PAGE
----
To answer this question, it is logical first to address the definition of “mainstream”. Yet, the latter is a rather tricky task. Whereas the aforecited works use the term in question effectively to explain what an informal activity is not, none of them identifies the defining characteristics of “mainstream” in the first place. The reason for that is, as Hájek and Carpentier (2015, p. 365) observe, that “mainstream media are usually understood as a monolithic category with a set of given characteristics that are never questioned”. Hájek and Carpentier (2015) argue that the concept of mainstream media has become “black boxed”, i.e., turned into a no longer challenged notion, the practical raison d’être of which has been largely reduced to help develop the theory of alternative media. Indeed, as Kenix (2011) notes, distinction from the mainstream has been central to the definition of alternative media. This means that one has a better chance to understand what mainstream is by taking a closer look at what it is not, i.e., at the notion of alternative media.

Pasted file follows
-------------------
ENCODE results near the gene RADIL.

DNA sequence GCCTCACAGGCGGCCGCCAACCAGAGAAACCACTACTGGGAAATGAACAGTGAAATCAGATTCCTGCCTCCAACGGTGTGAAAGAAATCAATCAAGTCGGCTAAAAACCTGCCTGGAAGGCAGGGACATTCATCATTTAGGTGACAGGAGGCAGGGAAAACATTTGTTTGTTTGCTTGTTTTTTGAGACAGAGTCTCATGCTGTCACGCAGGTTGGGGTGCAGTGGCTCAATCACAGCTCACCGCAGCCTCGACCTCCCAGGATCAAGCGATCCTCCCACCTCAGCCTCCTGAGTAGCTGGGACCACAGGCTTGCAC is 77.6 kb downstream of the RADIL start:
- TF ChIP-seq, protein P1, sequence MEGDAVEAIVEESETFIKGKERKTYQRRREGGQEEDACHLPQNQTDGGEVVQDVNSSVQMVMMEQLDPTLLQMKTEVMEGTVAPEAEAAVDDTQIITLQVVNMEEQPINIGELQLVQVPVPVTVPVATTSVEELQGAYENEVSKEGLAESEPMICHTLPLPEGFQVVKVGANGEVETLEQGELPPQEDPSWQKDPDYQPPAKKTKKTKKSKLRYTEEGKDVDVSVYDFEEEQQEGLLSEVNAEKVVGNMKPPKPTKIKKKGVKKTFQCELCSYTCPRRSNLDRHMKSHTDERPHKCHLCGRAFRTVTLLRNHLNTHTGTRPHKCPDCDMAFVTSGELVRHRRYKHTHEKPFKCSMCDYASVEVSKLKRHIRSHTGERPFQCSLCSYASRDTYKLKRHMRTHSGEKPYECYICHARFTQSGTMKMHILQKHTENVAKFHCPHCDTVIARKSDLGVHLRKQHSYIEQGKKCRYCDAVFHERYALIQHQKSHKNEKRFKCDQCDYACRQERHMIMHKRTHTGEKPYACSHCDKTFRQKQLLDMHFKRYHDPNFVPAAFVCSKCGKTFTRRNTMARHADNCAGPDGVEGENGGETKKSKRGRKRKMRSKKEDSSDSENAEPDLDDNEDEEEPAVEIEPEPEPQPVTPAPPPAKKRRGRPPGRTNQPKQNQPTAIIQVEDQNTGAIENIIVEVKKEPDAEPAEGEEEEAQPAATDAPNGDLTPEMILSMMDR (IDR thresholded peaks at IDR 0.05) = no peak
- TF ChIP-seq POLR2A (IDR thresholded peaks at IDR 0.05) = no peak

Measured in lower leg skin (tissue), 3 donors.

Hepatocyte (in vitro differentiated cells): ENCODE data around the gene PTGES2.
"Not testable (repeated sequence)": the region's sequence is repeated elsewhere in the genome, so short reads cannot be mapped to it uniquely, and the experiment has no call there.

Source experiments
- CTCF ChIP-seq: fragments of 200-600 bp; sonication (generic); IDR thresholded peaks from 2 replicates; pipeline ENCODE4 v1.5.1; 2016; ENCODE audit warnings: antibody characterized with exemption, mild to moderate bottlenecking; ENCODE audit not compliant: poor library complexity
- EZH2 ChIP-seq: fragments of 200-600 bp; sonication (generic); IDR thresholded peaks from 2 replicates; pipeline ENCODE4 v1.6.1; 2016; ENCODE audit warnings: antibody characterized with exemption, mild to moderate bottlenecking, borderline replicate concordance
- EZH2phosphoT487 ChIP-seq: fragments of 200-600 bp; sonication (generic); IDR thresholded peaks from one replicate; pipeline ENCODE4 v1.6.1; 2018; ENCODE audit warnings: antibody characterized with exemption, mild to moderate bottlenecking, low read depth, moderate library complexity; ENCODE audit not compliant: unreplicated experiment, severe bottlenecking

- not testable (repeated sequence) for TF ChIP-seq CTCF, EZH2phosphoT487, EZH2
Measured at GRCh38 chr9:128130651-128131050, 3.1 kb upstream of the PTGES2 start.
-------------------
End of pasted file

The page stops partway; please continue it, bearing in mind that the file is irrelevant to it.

Alternative, first and foremost, is a relational term, meaning that its use for one activity necessarily implies the existence of another, more dominant one (Just, De Cock and Schaefer, 2021). According to Spracklen (2018), those practices described as alternative are practices that exist on the margins. One of the earliest and most radical connotations of alternativity is related to deviance and activism. Spracklen (2018) explains that this is the result of the research on alternativity being funded mainly by governmental organisations attempting to control or prevent any ‘unorderly behaviour’. Some of the (earlier) research on ‘piracy’ sits well with this perspective, pointing out an activist nature of this practice. For instance, Lindgren and Linde (2012) provide an example of file sharing as a form of subpolitics, which implies that downloading films from torrents is a way some people express their resistance to large, profit-driven companies that attempt to force unnecessary consumption on society. However, today, as Sinnreich et al. (2020) argue, very few ‘pirates’ have such idealistic, ideological, ‘anti-copyright’ aims underlying their activities. Instead, Sinnreich et al. (2020) suggest that currently, a far more practical approach to copyright and, accordingly, to ‘piracy’ dominates in the world, the underlying interest of which is situated simply in being able to share and access creative and cultural works. Echoing this more neutral view on some of the fundamental aspects of informal media (i.e., copyright), Spracklen (2018) notes that a different, more recent approach to alternative cultures is similarly more pragmatic, viewing them ultimately as a diverse range of neo-tribes, some of which all of us belong to. In other words, alternativity does not necessarily refer to something radical and diametrically oppositional to whatever is identified as mainstream in a given context; instead, the term “alternative” primarily emphasises a certain difference from the more widespread, widely accepted phenomenon – from the mainstream.